Avandia (Rosiglitazone Maleate) and/or alternatives
Please note that the country, manufacturer, and/or shipping country may vary depending on availability. All trademarks and registered trademarks are the property of their respective owners.
General Information On Avandia
Avandia is a prescription medicine administered orally to treat Type 2 diabetes and control blood sugar levels. The drug can be taken by itself or used in combination with insulin or any other Type 2 diabetes medications. It works by helping patients boost their insulin sensitivity and keep their sugar levels in check. Avandia is the trade name for the generic drug Rosiglitazone. This medication is a prescription-only drug, so you must buy Avandia only if your doctor recommends it.
Side Effects for Avandia
Avandia has its share of side effects, the severity of which varies from patient to patient depending on his/her fitness levels and condition. In most cases, the side effects are mild and can be easily treated. These include: back pain, mild headache, weigh gain, mild diarrhea, cold symptoms such as cough, sneezing, and runny nose.
Other lesser known Avandia side effects include drastic weight gain, intense chest pain, blurry vision, constant thirst, increased urination, jaundice, and loss of appetite. If you experience any of these side effects, you must seek immediate medical attention.
You must not use Avandia if you are suffering from Type 1 diabetes. If you have a history of heart disease including congestive heart failure, hear attack, stroke, liver problems, or any eye problems caused by diabetes, you must first consult your doctor before starting on Avandia treatment. Avoid drinking alcohol during the course of treatment since doing so can drastically reduce your blood sugar levels. To prevent the drug from contamination, you must store it at room temperature away from direct exposure to heat and light. Before using Avandia, you must inform your doctor if you are pregnant or breastfeeding and also intimate him/her if you are allergic to certain foods, dyes, or preservatives.
The usual Avandia dosage recommended by doctors in the initial stages of treatment is 4mg once a day. If your doctor believes you need a stronger dose, then he/she would increase your dosage up to 8 mg once every day for 8 to 12 weeks. The maximum recommended Avandia dosage for patients using insulin medicines or insulin injections is 4 mg once every day. The standard dosage may not apply to all patients, so in such cases, doctors determine the right Avandia dosage depending on a patient’s other medical conditions, the type of medicines used by him/her, and his/her response to treatment. If you skip your routine dosage or if you overdose on Avandia, you must immediately inform your doctor about the same.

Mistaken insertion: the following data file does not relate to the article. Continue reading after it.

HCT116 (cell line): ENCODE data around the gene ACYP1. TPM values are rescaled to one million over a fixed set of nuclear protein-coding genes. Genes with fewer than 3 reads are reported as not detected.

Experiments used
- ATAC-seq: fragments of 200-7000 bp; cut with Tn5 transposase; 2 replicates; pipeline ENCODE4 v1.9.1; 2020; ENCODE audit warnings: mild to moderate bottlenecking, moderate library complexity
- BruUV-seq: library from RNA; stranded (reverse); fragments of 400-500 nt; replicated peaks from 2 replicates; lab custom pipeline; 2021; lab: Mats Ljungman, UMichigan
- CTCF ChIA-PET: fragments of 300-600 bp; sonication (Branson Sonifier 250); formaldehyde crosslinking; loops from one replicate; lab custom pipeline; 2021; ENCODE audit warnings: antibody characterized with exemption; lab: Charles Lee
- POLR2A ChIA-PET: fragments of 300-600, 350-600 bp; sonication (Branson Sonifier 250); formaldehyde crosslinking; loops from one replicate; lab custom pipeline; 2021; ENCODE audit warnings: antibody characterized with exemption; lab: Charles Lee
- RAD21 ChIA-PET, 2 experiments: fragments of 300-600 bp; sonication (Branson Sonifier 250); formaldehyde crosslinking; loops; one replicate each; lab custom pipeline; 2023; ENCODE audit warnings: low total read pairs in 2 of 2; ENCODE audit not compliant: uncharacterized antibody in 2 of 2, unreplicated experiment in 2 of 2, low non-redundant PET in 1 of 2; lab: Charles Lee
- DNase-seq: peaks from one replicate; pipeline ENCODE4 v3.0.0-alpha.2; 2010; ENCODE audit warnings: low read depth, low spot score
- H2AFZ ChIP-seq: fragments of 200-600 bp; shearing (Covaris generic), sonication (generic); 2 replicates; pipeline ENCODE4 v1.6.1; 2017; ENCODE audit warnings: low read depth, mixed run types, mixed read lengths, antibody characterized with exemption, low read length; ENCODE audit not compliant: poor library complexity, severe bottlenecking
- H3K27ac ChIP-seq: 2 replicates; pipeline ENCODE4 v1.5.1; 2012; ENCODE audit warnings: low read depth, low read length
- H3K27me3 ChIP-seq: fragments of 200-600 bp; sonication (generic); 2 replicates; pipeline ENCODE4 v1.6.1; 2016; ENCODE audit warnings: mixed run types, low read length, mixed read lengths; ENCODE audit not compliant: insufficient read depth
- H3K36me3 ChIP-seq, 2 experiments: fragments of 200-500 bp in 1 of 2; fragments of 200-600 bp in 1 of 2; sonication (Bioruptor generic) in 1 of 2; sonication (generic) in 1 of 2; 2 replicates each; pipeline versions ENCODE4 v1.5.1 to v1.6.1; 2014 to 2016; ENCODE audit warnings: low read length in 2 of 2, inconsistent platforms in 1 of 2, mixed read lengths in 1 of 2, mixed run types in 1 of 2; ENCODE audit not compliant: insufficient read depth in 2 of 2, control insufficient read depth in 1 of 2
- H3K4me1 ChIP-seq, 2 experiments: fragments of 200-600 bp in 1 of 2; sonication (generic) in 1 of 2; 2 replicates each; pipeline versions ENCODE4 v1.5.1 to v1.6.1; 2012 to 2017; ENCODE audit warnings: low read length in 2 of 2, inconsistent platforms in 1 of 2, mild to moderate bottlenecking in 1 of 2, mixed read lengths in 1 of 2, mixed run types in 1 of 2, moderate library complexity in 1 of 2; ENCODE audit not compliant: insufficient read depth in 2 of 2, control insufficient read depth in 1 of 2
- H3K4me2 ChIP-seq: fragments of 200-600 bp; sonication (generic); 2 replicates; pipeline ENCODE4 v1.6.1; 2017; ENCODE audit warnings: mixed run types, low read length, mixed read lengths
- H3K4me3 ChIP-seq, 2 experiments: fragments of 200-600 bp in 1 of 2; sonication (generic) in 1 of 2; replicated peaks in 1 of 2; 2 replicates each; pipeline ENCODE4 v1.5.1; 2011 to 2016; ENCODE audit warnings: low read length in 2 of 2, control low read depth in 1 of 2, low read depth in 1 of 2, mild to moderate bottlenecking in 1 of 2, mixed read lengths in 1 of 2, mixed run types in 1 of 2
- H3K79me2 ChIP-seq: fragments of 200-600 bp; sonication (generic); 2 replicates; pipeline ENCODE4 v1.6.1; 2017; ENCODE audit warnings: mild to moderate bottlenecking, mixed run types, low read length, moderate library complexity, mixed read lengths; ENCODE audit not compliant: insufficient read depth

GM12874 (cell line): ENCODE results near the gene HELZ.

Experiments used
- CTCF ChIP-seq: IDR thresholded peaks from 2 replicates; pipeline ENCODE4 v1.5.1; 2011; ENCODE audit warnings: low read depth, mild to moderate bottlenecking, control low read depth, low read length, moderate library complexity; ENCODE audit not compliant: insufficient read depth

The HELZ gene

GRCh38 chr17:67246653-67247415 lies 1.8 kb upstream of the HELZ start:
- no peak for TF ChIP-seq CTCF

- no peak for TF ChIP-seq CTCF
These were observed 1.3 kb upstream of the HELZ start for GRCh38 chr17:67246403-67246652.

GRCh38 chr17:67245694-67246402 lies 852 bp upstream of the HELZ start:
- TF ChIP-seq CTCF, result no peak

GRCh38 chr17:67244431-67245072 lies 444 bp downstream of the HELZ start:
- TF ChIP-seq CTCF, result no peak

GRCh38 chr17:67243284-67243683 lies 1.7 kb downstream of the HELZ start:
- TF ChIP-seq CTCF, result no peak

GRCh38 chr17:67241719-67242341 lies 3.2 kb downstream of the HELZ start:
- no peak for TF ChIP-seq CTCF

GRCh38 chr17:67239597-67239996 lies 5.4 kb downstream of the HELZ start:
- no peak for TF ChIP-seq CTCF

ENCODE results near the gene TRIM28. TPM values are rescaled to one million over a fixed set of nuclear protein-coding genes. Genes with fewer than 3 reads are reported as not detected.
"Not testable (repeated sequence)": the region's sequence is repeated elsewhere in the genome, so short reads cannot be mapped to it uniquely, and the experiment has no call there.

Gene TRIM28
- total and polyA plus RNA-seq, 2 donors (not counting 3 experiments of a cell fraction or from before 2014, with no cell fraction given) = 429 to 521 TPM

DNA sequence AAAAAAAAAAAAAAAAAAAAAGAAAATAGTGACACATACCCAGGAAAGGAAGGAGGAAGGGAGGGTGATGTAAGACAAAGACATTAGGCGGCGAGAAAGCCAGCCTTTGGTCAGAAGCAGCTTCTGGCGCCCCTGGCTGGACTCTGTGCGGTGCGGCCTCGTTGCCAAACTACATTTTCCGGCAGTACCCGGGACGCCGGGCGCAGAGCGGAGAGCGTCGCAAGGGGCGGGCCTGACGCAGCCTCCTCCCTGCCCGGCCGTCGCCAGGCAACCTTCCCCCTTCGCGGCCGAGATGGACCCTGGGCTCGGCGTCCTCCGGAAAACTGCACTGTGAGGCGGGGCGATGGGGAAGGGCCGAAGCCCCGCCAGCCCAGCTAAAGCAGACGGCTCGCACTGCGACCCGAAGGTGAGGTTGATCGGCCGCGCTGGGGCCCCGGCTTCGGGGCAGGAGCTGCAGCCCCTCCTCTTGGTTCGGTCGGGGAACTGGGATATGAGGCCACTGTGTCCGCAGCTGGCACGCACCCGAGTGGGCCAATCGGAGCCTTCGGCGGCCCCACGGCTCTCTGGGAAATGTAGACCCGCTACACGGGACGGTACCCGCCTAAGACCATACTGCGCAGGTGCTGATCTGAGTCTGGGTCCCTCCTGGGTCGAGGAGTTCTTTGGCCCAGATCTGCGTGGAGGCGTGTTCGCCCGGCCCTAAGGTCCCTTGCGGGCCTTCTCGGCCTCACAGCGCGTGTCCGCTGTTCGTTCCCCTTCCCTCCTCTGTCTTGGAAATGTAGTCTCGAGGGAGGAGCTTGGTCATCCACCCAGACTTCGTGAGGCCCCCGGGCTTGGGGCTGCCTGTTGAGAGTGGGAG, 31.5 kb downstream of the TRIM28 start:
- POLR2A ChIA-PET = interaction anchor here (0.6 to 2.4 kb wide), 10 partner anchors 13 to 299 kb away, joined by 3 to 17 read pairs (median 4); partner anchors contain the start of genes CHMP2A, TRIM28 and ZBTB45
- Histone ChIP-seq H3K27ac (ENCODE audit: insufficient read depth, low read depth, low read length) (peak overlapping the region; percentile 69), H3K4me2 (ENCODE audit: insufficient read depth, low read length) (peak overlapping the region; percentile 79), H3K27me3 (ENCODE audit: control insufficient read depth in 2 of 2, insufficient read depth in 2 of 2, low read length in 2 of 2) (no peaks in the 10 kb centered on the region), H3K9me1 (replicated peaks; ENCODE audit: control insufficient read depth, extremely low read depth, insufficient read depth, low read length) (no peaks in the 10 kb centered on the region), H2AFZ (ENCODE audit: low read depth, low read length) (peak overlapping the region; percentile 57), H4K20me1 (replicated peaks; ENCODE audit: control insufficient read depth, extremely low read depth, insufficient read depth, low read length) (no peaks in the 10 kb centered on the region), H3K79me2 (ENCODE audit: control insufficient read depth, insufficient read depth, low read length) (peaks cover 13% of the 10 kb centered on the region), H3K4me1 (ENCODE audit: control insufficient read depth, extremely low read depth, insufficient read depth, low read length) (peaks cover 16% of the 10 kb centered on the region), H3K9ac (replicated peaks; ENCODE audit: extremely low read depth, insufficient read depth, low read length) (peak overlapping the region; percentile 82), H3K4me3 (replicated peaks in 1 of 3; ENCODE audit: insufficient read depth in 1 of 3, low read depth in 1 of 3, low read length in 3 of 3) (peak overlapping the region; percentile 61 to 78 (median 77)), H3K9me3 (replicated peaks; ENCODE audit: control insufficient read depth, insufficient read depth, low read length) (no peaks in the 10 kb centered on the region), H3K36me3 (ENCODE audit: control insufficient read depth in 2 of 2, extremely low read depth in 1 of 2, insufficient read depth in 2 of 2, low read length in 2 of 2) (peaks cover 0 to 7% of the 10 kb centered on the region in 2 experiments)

If you are using other drugs, you must inform your doctor before he/she prescribes Avandia. This is important because Avandia may lead to drug interactions when used with certain drugs. These interactions can increase the risk of dangerous side effects, reduce the effectiveness of the medicines, or increase the levels of Avandia in your blood. This drug can potentially interact with other medicines such as ritonavir, Atazanavir, Gemfibrozil, insulin, Primidone, rifampin, and certain seizure medications.
IMPORTANT DISCLAIMER: All medical content is supplied by a third party company who is independent from this web site. As such, this web site can not guarantee the reliability, accuracy, and /or medical efficacy of the information provided. In all circumstances, you should seek the advice of a health professional pertaining to drug, treatment and/or medical condition advice. Note that not all products are shipped by our contracted Canadian pharmacy. This website contracts with dispensaries around the world that ship products directly to our customers. Some of the jurisdiction include but are not limited to United Kingdom, Europe, Turkey, India, Canada, Vanuatu, Mauritius, and USA. The items within your order may be shipped from any one of these jurisdiction depending on the availability and cost of the products at the time you place your order. The products are sourced from these countries as well as others. Please note that the product appearance may vary from actual product received depending on availability.